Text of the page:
Graeme McLean's research focuses on angiogenesis, the process by which a person's existing blood vessels sprout extensions from themselves to enhance blood flow or nutrient delivery. The process is critical in embryo development, wound healing and inflammation. Defects in angiogenesis can interfere with wound healing and contribute to conditions such as rheumatoid arthritis. Abnormal patterns of angiogenesis also contribute to the growth of cancerous tumours that are capable of co-opting the process to increase their blood supply.

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2001

Identification of caspase modifiers via genetic selection in yeast

Elaine Law's Masters research literally related to matters of life and death. Elaine investigated apoptosis - the process of programmed cell death. Apoptosis plays a critical role in normal body function by eliminating unwanted and potentially dangerous cells as part of tissue renewal. However, too much cell death can lead to strokes and neurodegenerative disorders such as Alzheimer's Disease and Huntington's disease, while too little cell death has been associated with many forms of cancer and autoimmune diseases.

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2001

Single Channel analysis of the mechanism basis of Zn 2+ and H+ medical block of Kv1.5

A goal that scientists have long hoped for — the ability to design drugs based specifically on the known properties of their targets — motivated Daniel Kwan's Masters research. In order to develop such target-specific drugs, the molecular structure of potential targets needs to be well-defined. Daniel contributed to this goal by combining techniques in electrophysiology, cell biology and molecular biology to study Kv1.5, a protein controlling the movement of potassium ions from heart muscle cells. The protein acts as a pathway for ions to pass through cell membranes.

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2001

Cytoskeletal modulation and developmental regulation of Kv15 surface expression

Potassium channels comprise a group of transmembrane proteins in cells that typically allow preferential passage of K+ from the inside of the cell to its external environment. In excitable tissues such as neurons and myocytes, these channels functionally hyperpolarize the cell, serving to retard electrical conduction and excitability. In the heart, K+ channels such as Kv1.5 are of paramount importance in cardiomyocyte repolarization and governing the duration of the action potential.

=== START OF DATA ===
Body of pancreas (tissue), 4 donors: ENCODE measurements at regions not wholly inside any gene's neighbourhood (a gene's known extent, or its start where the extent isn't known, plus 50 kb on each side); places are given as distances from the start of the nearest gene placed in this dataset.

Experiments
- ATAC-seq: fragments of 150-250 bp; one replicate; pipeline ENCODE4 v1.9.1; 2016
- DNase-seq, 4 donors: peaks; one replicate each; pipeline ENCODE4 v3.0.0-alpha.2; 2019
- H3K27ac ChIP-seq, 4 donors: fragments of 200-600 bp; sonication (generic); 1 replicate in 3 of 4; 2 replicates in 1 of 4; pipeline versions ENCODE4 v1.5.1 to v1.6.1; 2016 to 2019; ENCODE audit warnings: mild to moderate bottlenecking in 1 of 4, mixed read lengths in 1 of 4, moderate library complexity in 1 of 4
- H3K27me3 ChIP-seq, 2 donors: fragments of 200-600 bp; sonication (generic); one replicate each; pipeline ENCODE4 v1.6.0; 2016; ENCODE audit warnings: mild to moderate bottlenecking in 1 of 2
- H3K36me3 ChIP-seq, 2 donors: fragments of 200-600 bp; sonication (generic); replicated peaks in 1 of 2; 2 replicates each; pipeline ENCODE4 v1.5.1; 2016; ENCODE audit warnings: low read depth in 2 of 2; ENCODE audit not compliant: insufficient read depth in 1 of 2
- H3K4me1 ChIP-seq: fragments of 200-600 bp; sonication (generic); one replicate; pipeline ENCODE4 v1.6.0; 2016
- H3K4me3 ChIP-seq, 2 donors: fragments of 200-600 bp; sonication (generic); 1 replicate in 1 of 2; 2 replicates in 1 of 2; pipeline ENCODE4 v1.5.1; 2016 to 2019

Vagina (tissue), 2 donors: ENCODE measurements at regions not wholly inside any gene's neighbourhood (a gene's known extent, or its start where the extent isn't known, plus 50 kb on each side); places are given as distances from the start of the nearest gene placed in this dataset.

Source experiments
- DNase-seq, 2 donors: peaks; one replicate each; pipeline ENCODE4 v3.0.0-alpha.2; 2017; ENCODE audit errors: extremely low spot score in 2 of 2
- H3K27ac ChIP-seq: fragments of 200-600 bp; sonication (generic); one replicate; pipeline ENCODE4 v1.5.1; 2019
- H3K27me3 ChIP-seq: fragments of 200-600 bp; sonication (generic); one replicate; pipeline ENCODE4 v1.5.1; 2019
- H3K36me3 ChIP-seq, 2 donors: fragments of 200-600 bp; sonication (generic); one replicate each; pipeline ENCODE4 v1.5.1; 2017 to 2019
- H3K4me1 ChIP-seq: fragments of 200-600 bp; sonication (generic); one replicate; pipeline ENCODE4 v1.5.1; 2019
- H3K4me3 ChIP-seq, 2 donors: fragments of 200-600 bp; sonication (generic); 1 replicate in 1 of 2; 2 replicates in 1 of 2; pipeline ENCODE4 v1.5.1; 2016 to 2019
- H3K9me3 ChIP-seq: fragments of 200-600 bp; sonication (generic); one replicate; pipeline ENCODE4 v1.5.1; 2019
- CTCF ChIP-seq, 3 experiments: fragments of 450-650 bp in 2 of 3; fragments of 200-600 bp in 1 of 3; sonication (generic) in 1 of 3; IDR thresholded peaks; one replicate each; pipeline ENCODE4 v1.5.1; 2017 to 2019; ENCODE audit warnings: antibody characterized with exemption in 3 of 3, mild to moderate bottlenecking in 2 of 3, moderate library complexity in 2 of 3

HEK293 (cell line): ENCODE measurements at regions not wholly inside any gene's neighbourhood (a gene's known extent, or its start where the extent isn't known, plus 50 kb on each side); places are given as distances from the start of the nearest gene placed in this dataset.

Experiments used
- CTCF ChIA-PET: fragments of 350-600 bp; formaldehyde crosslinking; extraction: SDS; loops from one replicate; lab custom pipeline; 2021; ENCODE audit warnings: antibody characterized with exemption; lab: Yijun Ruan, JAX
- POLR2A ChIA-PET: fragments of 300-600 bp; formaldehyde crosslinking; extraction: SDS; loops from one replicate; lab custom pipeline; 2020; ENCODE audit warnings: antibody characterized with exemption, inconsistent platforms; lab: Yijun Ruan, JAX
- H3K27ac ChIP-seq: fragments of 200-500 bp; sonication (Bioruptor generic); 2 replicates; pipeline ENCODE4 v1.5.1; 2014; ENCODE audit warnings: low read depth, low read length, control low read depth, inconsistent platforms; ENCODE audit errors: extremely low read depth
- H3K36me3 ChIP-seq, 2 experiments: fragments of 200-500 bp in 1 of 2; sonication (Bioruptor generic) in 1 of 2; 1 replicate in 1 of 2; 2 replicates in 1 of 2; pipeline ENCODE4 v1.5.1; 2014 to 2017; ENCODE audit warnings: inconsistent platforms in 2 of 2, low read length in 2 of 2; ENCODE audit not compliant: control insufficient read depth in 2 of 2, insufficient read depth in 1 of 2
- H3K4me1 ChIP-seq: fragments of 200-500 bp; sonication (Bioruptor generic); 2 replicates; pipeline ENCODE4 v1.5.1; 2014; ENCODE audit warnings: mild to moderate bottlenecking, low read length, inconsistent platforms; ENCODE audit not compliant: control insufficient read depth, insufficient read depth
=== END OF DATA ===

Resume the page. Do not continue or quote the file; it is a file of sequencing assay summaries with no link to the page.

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2001

The role of the hematopoietic progenitor antigen, CD34 on mature mast cells

A study that Erin Drew took part in revealed some surprising insights about the mysterious CD34 protein. Contrary to the predominate belief that this protein is absent on mature blood cells, this study demonstrated that CD34 is present on mature mast cells. These cells play a major role in the development of asthma and allergies by releasing strong chemicals such as histamine into tissues and blood. In her Master's research, Erin further investigated the role of CD34, and a similar protein CD43, on mast cells.

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2001

Genes regulated by the androgen receptor in prostate cancer cells

Dawn Bradley's research focuses on the key role of the male hormone androgen in prostate cancer, the second leading cause of death for men with cancer in North America. Prostate tumours initially need androgen to grow and proliferate, but tumours can progress to the point where they survive without androgen. Conventional treatments are ineffective when prostate tumours become androgen-independent. Bradley is investigating the process by which the androgen receptor regulates various genes.

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2001